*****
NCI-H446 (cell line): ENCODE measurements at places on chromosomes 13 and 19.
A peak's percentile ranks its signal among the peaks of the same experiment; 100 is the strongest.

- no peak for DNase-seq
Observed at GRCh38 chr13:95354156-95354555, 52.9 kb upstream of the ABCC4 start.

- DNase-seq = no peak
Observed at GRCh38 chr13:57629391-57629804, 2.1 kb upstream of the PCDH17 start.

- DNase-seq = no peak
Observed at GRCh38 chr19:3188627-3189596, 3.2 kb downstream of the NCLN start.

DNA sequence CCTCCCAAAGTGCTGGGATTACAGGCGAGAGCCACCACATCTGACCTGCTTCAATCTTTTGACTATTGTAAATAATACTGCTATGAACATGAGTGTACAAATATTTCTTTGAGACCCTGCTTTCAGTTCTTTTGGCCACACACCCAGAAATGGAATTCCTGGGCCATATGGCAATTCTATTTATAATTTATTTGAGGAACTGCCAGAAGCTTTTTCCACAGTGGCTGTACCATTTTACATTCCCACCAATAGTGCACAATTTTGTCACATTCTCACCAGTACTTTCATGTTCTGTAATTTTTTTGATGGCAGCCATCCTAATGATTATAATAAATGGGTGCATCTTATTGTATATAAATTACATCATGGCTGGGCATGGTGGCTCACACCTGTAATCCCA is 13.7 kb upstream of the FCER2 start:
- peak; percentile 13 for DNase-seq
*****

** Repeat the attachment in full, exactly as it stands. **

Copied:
NCI-H446 (cell line): ENCODE measurements at places on chromosomes 13 and 19.
A peak's percentile ranks its signal among the peaks of the same experiment; 100 is the strongest.

- no peak for DNase-seq
Observed at GRCh38 chr13:95354156-95354555, 52.9 kb upstream of the ABCC4 start.

- DNase-seq = no peak
Observed at GRCh38 chr13:57629391-57629804, 2.1 kb upstream of the PCDH17 start.

- DNase-seq = no peak
Observed at GRCh38 chr19:3188627-3189596, 3.2 kb downstream of the NCLN start.

DNA sequence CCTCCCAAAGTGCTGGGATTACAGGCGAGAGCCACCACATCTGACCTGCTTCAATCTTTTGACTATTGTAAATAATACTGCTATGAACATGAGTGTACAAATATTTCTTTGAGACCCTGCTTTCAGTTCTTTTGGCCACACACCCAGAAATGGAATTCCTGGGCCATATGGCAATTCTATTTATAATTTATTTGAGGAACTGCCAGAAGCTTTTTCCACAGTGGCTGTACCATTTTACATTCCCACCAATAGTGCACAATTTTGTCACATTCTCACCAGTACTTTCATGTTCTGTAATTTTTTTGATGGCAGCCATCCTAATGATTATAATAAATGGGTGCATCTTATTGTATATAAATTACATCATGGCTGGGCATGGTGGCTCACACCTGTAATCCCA is 13.7 kb upstream of the FCER2 start:
- peak; percentile 13 for DNase-seq